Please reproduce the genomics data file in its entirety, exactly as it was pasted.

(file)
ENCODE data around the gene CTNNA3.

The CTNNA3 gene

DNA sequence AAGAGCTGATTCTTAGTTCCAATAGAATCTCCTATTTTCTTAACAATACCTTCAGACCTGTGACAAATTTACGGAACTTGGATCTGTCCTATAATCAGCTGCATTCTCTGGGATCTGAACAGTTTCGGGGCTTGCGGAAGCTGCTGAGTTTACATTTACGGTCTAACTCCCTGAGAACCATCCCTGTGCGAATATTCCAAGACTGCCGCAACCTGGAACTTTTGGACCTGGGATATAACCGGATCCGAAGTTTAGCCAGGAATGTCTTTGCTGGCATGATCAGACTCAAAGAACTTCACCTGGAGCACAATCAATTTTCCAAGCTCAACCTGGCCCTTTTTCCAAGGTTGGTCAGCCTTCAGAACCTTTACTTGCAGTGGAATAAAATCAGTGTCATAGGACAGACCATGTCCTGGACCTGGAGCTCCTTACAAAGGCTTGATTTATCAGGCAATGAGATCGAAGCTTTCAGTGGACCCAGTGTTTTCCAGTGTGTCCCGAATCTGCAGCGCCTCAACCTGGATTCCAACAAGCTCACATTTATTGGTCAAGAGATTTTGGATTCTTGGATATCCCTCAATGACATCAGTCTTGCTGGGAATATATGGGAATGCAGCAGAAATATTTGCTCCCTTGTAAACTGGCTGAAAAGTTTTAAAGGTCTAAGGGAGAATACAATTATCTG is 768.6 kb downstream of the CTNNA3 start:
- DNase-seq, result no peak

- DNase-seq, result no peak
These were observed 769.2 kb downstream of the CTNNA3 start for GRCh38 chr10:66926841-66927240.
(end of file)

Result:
ENCODE data around the gene CTNNA3.

The CTNNA3 gene

DNA sequence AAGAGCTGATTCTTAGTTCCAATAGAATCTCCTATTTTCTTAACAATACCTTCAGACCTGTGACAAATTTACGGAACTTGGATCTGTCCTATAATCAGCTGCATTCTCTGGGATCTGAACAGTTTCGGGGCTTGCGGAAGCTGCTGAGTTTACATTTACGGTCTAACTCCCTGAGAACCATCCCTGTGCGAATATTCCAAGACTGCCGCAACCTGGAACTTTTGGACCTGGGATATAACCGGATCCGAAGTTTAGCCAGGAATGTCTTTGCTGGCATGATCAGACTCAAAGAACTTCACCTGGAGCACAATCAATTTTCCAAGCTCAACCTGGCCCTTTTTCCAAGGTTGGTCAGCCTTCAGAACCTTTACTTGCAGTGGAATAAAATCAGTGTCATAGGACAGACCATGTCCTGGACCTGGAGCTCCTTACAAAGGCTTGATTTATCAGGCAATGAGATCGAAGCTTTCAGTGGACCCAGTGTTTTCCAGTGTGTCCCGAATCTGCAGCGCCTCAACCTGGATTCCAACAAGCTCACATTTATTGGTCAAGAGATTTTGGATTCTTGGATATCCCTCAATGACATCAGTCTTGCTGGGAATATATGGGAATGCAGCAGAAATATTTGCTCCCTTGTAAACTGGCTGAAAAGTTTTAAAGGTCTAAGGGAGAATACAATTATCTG is 768.6 kb downstream of the CTNNA3 start:
- DNase-seq, result no peak

- DNase-seq, result no peak
These were observed 769.2 kb downstream of the CTNNA3 start for GRCh38 chr10:66926841-66927240.